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Discussion Starter · #1 ·
As a kid I used to run in the woods and catch the occasional Grinner, muskrat, **** etc. That ended when my woods became a subdivision. More years later than I will admit to, I'm in an area with lots of Fox, Coyotes, and Bobcats ( a first for me ). I've been predator calling, but I'd like to try some limited trapping next season.

I've been reading all the great info you all have been sharing and would like to ask a few questions. I have a couple of books, but they are very basic.

What is night latching?

I've heard reference to a brand of trap called a jake, what is that, why is it good, and where does one get them?

I've heard about a modification called offset jaws, what does that do?

Can I use one size and style trap for the species mentioned above or should I try to target species with a specialized trap size and set? All three occur on the land I have available.

Any Info Would Be Most Appreciated,
China hand
 

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Information

Nite latching is the modifing the dog and trap pan of trap so it is easy to set when dark or poor light to see trap pan and dog easy. The dog is notched and pan is modified to fit in notch. WHen setting trap you hear a (snick) when dog and pan meet their notch and trap is ready to put into place for what ever you are trapping. The Jake trap is made by J.C. Conner of Ohio. It is a cadillac of canine traps. You buy it, prepare for trapping such as boiling, waxing ect and set it. NO modifications needed. Offset jaws on traps are to allow trap levers to come up higher on trap jaws to get a better locking postion in holding canines paw. Depending upon what trap you choose there are available traps that you can use on all three species and do a good job such as nbr 2 or 3. Type of trap is usually the trappers preferance and experience in trapping that determines what he wants to use. Sometimes if trapper doesnt have money to buy already modified traps he can do it himself if he has welder and metal skills and save some money BUT it still takes time and proper knowledge to modify trap to work properly. There are books out that you can purchase that will lead you in right direction. Also plan to attend your states trapper rondys so you can ask questions and learn more. Trappers will run off at the mouth (LOL) and help you now days . YEars ago it was a tight lip society with alot of trappers not wanting to give secrets away. Hope this helps abit. Any more questions fire away.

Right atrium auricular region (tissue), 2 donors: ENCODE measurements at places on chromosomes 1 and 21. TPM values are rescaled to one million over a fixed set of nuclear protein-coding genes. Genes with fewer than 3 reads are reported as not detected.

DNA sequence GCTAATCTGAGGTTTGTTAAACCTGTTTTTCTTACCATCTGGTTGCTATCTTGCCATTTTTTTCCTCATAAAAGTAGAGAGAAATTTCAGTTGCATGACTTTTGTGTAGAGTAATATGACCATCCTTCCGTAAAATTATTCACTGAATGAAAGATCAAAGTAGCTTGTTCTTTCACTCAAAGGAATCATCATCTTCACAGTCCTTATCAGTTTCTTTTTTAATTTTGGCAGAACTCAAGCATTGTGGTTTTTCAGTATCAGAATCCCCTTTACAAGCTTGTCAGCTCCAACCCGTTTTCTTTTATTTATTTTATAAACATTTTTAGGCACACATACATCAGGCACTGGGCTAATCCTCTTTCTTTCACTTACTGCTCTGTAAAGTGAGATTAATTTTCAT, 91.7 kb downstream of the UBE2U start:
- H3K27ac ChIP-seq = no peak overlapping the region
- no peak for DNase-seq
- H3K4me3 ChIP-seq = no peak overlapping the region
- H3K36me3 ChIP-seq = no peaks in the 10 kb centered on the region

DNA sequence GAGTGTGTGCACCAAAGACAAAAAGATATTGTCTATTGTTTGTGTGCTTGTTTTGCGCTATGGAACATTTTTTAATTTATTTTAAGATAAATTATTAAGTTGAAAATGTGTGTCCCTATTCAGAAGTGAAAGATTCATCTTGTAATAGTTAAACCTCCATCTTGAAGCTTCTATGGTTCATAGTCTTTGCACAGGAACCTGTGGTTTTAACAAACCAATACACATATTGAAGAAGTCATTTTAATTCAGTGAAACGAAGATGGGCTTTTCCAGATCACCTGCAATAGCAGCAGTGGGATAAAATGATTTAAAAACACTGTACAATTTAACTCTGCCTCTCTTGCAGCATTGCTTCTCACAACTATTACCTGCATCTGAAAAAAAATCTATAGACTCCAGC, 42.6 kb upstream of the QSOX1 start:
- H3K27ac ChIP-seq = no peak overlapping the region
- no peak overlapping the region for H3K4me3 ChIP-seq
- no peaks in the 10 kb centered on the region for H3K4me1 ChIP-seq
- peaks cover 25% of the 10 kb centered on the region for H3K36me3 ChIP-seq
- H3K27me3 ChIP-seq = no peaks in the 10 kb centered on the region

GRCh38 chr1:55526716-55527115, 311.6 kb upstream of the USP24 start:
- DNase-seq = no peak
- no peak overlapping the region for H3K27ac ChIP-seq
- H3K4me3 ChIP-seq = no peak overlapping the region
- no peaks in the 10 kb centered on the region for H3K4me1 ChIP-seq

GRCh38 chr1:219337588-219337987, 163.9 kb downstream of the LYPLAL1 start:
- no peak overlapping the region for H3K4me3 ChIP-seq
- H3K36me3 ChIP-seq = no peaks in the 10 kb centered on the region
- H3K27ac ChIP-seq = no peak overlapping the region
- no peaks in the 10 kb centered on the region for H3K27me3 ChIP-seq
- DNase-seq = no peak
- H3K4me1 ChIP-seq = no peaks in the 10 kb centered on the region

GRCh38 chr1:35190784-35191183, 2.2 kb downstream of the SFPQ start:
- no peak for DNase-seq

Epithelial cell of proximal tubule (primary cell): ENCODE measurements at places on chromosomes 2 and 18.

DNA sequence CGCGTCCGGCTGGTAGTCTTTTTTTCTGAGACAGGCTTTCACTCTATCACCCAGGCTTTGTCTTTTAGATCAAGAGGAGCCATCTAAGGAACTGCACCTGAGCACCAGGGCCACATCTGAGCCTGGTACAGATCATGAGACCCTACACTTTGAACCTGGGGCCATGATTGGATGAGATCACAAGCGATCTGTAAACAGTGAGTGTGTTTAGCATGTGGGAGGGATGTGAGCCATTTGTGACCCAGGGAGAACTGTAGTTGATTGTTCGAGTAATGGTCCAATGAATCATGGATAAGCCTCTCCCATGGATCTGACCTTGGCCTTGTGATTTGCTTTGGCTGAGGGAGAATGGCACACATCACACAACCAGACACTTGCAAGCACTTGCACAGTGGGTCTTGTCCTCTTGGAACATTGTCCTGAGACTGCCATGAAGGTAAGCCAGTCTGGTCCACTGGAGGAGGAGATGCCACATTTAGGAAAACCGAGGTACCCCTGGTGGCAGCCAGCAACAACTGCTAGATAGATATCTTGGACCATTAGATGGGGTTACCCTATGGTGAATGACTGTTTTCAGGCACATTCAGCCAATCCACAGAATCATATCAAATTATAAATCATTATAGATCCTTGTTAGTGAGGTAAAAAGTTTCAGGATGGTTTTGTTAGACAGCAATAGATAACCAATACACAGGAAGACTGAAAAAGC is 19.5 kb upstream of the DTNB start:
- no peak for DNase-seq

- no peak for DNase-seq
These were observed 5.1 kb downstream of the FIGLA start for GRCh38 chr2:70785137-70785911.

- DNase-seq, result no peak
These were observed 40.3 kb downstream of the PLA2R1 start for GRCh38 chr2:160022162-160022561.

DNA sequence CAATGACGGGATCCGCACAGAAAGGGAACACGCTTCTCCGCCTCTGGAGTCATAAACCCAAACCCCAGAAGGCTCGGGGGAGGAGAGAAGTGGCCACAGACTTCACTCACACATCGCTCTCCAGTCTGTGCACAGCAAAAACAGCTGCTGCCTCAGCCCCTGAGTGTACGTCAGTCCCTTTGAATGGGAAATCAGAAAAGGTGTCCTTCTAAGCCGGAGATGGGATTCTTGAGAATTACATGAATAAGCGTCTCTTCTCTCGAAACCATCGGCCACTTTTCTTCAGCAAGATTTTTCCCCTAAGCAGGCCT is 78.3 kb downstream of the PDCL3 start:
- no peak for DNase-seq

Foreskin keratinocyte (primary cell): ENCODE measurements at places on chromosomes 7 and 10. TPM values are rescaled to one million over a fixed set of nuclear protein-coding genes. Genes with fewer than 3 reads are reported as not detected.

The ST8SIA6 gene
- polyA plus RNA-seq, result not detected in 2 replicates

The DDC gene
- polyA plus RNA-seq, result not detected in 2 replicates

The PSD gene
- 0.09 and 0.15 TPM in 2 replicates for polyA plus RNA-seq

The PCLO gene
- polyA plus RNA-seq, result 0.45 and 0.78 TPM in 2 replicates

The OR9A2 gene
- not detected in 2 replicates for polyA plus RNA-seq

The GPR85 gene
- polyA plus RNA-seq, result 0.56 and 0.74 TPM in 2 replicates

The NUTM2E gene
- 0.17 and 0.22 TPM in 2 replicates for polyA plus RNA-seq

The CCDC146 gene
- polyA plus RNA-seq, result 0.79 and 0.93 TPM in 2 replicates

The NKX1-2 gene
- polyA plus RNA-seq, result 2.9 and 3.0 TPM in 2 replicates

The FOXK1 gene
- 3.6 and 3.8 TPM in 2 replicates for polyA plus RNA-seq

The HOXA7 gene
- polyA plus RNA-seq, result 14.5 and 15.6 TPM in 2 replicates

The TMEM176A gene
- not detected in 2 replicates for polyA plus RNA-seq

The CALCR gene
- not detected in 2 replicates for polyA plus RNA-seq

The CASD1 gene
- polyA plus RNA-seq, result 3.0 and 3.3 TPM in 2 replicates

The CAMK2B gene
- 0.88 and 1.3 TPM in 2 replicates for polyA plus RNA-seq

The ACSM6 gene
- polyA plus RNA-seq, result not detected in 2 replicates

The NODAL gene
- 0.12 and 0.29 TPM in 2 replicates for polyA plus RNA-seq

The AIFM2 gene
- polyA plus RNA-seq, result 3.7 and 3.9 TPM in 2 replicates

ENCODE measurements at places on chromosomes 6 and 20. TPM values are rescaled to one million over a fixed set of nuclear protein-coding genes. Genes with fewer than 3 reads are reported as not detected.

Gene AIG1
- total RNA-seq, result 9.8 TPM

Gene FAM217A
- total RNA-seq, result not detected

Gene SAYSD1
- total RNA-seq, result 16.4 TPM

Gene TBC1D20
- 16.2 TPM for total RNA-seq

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There was a article in F-F-G a while back on trap modification. It had some good pics of night latching as well. Ill try to see if I can find it when I go back down to the 'fur shed'.
Tim B
 

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The article is called, TIME FOR A TRAP TUNE-UP written by Dave Morelli. Its in the Oct 2002 issue of Fur-Fish-Game.
Tim B
 

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Discussion Starter · #5 ·
Thank You Both

That is helpful. I'm just going to stick to basics, but much of what I was reading shows me there is a lot to learn. I run a metal fabricating plant, so modifications are probably easy for me to do. Right now I am just concentrating on building some basic knowledge so I know hat I'm doing. I'd like buy my initial equipment once if possible.

Meanwhile I'm "practicing" on all my little woodland buddies that come to visit the chickens at night. Again, thanks for the help.

China hand
 

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Ole Rdfx gave you a good run down and I agree with him on every thing. I would like to extend two points a bit, for I feel that you may get some more ideas. Night latching is exactly what the ole Fox described. However, it also gives another advantage; the night latch or gun trigger results in a shorter travel distance for tripping the trap. With the appropriate pan tension the trigger is not a hair trigger and can do away with alot of the problems of bedding etc associated with pan covers...I don't use pan covers at all but simply plug under the pan with a small bit of aged fiber glass insulation.

Secondly, offset jaws do exactly as Rdfx says. In addition there is a gap between the closed jaws which, when done correctly for the speices to be taken, can reduce paw damage, bone breakage and lost critters. Here in NM all traps must be offset for this reason. I personally would offset all my traps for Coyotes, Cats and fox. I understand from those in the know that offsets may not be as good for *****.
 
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